However, in 2016 NWR only offered a 5% salary increase across the board in addition to taking back the monthly four−day leave benefit which the workers had been entitled to over and above their normal leave days.
Iipumbu questions Jooste’s powers
In the midst of a potential spat between the Namibia Wildlife Resorts (NWR) and the Ministry of Public Enterprises, the board chairperson of NWR Leonard Iipumbu has questioned the framework under which the ministry is operating.
Leon Jooste’s public enterprises ministry currently has no mandating Act, rendering it incapable to take legally binding decisions.
The Ministry was established in 2015, but till today, it has no legal mandate.
Jooste has often complained that the absence of such a mandate makes his job difficult because he cannot rein in SOEs that are not toeing the line.
Iipumbu wrote to Jooste on 16 July 2018 requesting that the ministry provides the framework within which it exercises its oversight role after Jooste wrote to NWR requesting for documentation related to joint ventures entered into by NWR and private firms.
Iipumbu, who was appointed to the board in 2015, said “this should be availed to us so that we all have a structured approach to reporting and compliance, rather than an ad hoc approach”.
“We believe that this framework should not be generic but be specific to NWR as size does not fit all Public Enterprises,” said Iipumbu.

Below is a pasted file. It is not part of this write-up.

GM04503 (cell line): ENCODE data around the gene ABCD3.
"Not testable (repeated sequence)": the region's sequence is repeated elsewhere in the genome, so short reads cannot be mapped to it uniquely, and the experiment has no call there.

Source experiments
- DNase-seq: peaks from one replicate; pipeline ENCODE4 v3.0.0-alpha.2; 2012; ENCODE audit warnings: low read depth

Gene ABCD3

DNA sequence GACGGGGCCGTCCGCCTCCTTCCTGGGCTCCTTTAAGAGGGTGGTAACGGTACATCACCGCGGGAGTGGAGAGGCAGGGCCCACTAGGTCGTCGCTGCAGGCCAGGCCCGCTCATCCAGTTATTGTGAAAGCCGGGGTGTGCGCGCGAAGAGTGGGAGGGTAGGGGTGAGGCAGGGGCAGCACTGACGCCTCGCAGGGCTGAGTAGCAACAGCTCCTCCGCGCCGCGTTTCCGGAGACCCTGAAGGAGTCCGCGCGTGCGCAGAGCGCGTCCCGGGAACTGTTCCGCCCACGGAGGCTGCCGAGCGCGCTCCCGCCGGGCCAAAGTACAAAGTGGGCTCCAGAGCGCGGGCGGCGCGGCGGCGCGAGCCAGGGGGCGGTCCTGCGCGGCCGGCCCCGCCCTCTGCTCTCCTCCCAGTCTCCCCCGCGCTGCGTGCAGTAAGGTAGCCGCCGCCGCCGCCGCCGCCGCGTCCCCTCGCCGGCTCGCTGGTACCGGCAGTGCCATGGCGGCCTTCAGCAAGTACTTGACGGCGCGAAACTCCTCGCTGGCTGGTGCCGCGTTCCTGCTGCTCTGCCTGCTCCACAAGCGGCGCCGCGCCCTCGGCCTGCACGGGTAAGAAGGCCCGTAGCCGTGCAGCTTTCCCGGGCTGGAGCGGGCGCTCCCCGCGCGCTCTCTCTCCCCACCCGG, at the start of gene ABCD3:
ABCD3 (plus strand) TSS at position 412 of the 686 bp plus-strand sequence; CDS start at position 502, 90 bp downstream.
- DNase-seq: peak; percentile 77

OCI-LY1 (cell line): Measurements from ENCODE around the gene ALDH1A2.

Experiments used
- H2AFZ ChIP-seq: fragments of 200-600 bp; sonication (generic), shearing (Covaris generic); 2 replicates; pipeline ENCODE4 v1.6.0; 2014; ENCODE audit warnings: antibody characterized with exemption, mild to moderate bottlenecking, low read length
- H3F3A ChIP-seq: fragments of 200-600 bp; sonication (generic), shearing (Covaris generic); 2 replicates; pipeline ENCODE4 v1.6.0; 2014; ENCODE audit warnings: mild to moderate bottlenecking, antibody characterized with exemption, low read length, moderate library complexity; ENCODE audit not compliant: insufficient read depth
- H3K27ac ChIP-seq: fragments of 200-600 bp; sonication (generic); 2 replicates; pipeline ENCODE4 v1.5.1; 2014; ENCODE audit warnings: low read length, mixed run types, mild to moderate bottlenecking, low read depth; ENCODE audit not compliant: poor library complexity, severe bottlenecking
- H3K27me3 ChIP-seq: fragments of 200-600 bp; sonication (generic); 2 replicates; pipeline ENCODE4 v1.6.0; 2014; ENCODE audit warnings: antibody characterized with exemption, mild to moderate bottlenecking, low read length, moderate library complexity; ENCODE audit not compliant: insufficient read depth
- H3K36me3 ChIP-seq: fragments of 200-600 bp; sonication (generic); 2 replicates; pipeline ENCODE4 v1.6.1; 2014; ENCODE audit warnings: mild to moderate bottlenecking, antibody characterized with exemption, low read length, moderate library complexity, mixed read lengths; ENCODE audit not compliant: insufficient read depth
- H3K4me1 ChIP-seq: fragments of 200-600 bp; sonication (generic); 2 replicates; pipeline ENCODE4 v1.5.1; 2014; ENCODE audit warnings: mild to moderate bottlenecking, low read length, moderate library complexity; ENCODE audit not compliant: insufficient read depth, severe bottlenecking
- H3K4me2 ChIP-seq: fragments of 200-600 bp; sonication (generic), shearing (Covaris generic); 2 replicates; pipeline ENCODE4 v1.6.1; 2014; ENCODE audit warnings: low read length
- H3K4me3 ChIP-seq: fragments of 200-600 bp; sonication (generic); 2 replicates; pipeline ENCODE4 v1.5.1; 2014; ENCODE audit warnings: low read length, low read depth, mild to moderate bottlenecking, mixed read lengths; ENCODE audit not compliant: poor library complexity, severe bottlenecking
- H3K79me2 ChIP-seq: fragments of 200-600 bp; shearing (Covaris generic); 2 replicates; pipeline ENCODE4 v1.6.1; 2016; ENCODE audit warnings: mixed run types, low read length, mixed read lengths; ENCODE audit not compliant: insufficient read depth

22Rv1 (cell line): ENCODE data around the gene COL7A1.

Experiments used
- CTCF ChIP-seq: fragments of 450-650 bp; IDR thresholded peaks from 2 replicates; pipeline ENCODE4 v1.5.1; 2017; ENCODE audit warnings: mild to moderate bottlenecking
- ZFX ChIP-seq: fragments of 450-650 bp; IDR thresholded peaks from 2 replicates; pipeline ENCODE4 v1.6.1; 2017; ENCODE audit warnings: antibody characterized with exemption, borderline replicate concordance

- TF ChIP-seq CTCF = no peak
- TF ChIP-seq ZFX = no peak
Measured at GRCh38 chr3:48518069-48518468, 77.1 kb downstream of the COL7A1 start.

In the letter, which The Patriot has seen, Iipumbu told Jooste that such requests “take up an inordinate amount of time of both the board and management.
Time which is necessary for us to focus on running the NWR which unlike many other Public Enterprises operate in a very competitive market.”
The former Agribank boss did not hold back in the letter and told Jooste that, whatever Ministry we are accountable to, “the Ministry is responsible for policy oversight and the Board is responsible for governance while management is responsible for strategy implementation”.
“Such a framework should also clarify and streamline the reporting lines for NWR towards the shareholder and also delimit the areas of responsibility clearly between the shareholder, the board and management.
This is important because if we as a Board start to micro-manage the company then we cannot hold management accountable.
Similarly, if the shareholder start to micro-manage the company then it cannot hold the board accountable,” he said.
An insider at the Ministry of Public Enterprises said Jooste was not impressed with Iipumbu’s letter because he felt the NWR does not recognise his authority.
Last week, The Patriot reported how NWR entered into some controversial joint ventures with private firms without getting the necessary approval from the line ministry.
NWR however maintains that it got all the necessary approvals.
However, sources told The Patriot that Iipumbu’s letter is likely to open the floodgates for other SOEs to defy orders and requests from Jooste.
“I am not surprised this is happening, the minister has no mandate, this is surely a loophole that the SOEs will take advantage of.
The President created this Ministry, it is however disappointed to note that he is not exerting more pressure to ensure that the ministry gets a legal mandate.
This actually means that since 2015, taxpayers money was spent on a Ministry that can be likened to an advisory body,” said the source.